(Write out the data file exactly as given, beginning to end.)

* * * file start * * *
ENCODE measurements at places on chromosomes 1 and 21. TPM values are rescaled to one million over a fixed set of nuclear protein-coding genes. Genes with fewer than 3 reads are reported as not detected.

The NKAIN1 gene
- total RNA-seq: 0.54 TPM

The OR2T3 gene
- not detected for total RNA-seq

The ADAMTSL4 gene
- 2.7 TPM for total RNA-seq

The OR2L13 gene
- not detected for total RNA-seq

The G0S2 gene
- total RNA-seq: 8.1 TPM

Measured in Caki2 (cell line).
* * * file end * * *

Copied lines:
ENCODE measurements at places on chromosomes 1 and 21. TPM values are rescaled to one million over a fixed set of nuclear protein-coding genes. Genes with fewer than 3 reads are reported as not detected.

The NKAIN1 gene
- total RNA-seq: 0.54 TPM

The OR2T3 gene
- not detected for total RNA-seq

The ADAMTSL4 gene
- 2.7 TPM for total RNA-seq

The OR2L13 gene
- not detected for total RNA-seq

The G0S2 gene
- total RNA-seq: 8.1 TPM

Measured in Caki2 (cell line).